Germany leads with “seeded” Cars and Biofuels in The Air
As Deutsche Lufthansa AG, Europe’s second-biggest airline, plans to be the first carrier to test biofuels on regular passenger flights as the industry seeks ways to lower carbon-dioxide emissions and save on fuel purchases, the German car maker Mercedes has unveiled at the Los Angeles Motor Show a concept design car taking its inspiration from nature. The designers of the BIOME see their concept as fully integrated into the ecosystem, from the moment of its creation right through to the end of its service life.
By Cornelius Rahn for Bloomberg (29 November 2010):
Deutsche Lufthansa AG, Europe’s second-biggest airline, plans to be the first carrier to test biofuels on regular passenger flights as the industry seeks ways to lower carbon-dioxide emissions and save on fuel purchases.
Kerosene derived from plant oils will make up 50 percent of the fuel mix for one engine on an Airbus SAS A321 airliner flying on the Hamburg-Frankfurt route, Joachim Buse, head of Lufthansa’s aviation-biofuel program, told reporters today in Berlin. The program will begin in April and last for six months if approved by regulators, he said.
Carriers including British Airways Plc and Continental Airline Inc. are trying to curb emissions of greenhouse gases blamed for global warming and have been making test flights powered by biofuels made from plants such as jatropha and carmelina. Cologne, Germany-based Lufthansa plans to use the fuels in its entire fleet by 2020 but won’t exceed a mix of 5 percent to 10 percent because of short supply, Buse said.
“We now have a fuel that combines reliable and powerful propulsion and which, unlike fossil fuels, has a positive CO2 balance,” Buse said. “It doesn’t look like we’ll have an alternative to combustion in jet engines for the next 40 to 50 years.”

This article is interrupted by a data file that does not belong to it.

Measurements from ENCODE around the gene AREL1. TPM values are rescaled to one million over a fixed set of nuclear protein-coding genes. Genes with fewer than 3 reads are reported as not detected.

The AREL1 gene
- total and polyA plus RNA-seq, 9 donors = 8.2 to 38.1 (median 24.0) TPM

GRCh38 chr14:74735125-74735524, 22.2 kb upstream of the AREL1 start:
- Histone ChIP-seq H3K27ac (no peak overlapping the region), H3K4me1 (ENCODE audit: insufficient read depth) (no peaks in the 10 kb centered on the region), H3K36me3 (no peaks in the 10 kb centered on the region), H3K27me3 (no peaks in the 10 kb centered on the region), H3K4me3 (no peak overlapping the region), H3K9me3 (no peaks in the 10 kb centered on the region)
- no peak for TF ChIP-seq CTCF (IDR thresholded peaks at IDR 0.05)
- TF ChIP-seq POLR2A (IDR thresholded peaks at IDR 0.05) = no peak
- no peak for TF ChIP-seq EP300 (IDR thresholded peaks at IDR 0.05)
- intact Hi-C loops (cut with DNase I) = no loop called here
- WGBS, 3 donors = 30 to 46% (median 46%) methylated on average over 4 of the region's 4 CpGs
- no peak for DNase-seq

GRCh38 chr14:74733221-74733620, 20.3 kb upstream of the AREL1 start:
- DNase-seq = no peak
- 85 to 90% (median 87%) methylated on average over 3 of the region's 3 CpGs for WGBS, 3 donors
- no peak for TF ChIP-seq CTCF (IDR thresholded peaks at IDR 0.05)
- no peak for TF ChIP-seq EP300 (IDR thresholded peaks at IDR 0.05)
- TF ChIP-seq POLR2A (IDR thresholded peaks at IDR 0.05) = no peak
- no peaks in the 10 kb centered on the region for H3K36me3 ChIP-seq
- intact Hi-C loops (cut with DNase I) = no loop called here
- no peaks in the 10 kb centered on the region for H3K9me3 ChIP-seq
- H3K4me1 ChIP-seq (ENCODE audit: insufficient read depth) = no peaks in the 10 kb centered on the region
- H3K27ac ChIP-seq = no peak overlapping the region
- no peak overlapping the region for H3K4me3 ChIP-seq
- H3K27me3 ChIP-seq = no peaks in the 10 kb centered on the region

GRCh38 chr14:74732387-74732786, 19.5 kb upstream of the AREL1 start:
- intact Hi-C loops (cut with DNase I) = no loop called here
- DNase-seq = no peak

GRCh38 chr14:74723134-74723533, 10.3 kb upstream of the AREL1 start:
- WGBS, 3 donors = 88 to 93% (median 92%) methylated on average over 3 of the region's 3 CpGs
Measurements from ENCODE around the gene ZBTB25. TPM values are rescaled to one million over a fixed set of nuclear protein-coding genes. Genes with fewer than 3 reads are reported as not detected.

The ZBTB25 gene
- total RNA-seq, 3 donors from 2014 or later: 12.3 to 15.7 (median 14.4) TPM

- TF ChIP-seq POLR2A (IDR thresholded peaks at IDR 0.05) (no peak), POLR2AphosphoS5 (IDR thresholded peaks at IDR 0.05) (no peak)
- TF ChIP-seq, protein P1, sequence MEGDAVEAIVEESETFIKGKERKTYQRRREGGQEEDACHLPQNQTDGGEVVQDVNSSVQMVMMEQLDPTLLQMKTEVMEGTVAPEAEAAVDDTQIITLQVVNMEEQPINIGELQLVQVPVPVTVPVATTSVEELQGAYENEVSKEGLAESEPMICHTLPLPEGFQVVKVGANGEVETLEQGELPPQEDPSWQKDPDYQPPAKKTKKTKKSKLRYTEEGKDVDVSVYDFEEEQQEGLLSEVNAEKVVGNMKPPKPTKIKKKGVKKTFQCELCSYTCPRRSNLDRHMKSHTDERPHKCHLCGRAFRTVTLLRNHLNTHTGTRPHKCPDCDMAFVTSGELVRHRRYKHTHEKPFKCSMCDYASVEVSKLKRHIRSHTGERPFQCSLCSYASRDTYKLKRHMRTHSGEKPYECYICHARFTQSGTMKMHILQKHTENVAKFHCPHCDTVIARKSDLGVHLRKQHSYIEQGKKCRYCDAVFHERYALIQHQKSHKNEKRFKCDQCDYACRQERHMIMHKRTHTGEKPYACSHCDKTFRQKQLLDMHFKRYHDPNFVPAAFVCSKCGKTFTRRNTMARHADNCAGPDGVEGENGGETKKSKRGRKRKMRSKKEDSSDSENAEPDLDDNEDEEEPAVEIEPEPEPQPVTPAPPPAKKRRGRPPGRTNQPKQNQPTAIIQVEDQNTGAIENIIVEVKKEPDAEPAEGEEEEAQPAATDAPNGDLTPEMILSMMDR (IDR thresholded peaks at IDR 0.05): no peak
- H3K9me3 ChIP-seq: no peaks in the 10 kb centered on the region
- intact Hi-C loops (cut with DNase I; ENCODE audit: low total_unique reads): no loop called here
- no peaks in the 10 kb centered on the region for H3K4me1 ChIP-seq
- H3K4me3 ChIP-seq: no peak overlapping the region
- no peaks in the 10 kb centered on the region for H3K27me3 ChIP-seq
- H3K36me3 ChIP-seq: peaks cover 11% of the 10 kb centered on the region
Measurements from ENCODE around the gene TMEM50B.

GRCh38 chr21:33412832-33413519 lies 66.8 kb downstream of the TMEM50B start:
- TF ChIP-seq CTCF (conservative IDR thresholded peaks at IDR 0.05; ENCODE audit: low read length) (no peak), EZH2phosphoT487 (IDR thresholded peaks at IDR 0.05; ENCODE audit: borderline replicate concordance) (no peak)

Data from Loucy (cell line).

Boeing Co., the world’s second-biggest maker of commercial aircraft, forecasts that airlines will derive 1 percent of their fuel from plants by 2015. Jet-fuel prices in northwest Europe have gained 20 percent since Aug. 24, Bloomberg data show. Lufthansa said on Oct. 28 that it expects expenses for fuel after hedging contracts to jump 15 percent in 2011 from a projected 5.2 billion euros ($6.8 billion) this year.
The bio-synthetic kerosene, which is produced by Espoo, Finland-based Neste Oil Oyj, is lighter and contains as much as 4 percent more energy than regular kerosene, Buse said. The test program will cost 6.6 million euros, of which Lufthansa will bear 4.1 million euros, he said.
Taking their inspiration from nature, the designers of the Mercedes BIOME see their concept as fully integrated into the ecosystem, from the moment of its creation right through to the end of its service life.
On the road the car emits pure oxygen, and at the end of its lifespan it can be simply composted or used as building material.
“As the inventor of the motor car, we wanted to illustrate the vision of the perfect vehicle of the future … It grows and thrives like the leaves on a tree,” according to Hubert Lee, Head of the Mercedes-Benz Advanced Design Studios in Carlsbad.
The vehicle is made from an ultralight material called BioFibre and tips the scales at just 394 kilogrammes. The material is significantly lighter than metal or plastic, yet more robust than steel. BioFibre is grown from proprietary DNA in the Mercedes-Benz nursery, where it collects energy from the sun and stores it in a liquid chemical bond called BioNectar4534.
Without revealing much more detail, Mercedes said the car was powered by BioNectar4534, which is stored in the BioFibre material of the chassis, interior, and wheels. The car functions like a solar collector, designed to work like a leaf, and absorb solar energy while it is driving.